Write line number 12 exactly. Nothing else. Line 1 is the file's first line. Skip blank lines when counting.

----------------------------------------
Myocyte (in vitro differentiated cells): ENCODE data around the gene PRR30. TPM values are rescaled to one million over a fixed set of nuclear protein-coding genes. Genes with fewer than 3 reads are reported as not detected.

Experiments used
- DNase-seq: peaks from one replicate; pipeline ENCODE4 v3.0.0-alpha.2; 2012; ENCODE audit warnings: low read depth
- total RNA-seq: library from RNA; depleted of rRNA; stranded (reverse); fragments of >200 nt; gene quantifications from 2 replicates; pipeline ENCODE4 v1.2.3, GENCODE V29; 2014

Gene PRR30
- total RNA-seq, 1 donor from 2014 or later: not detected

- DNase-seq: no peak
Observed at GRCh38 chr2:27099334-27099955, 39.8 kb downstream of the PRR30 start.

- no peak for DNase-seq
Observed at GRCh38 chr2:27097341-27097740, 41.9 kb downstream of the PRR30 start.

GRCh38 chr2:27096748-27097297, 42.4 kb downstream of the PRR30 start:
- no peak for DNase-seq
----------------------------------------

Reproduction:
- no peak for DNase-seq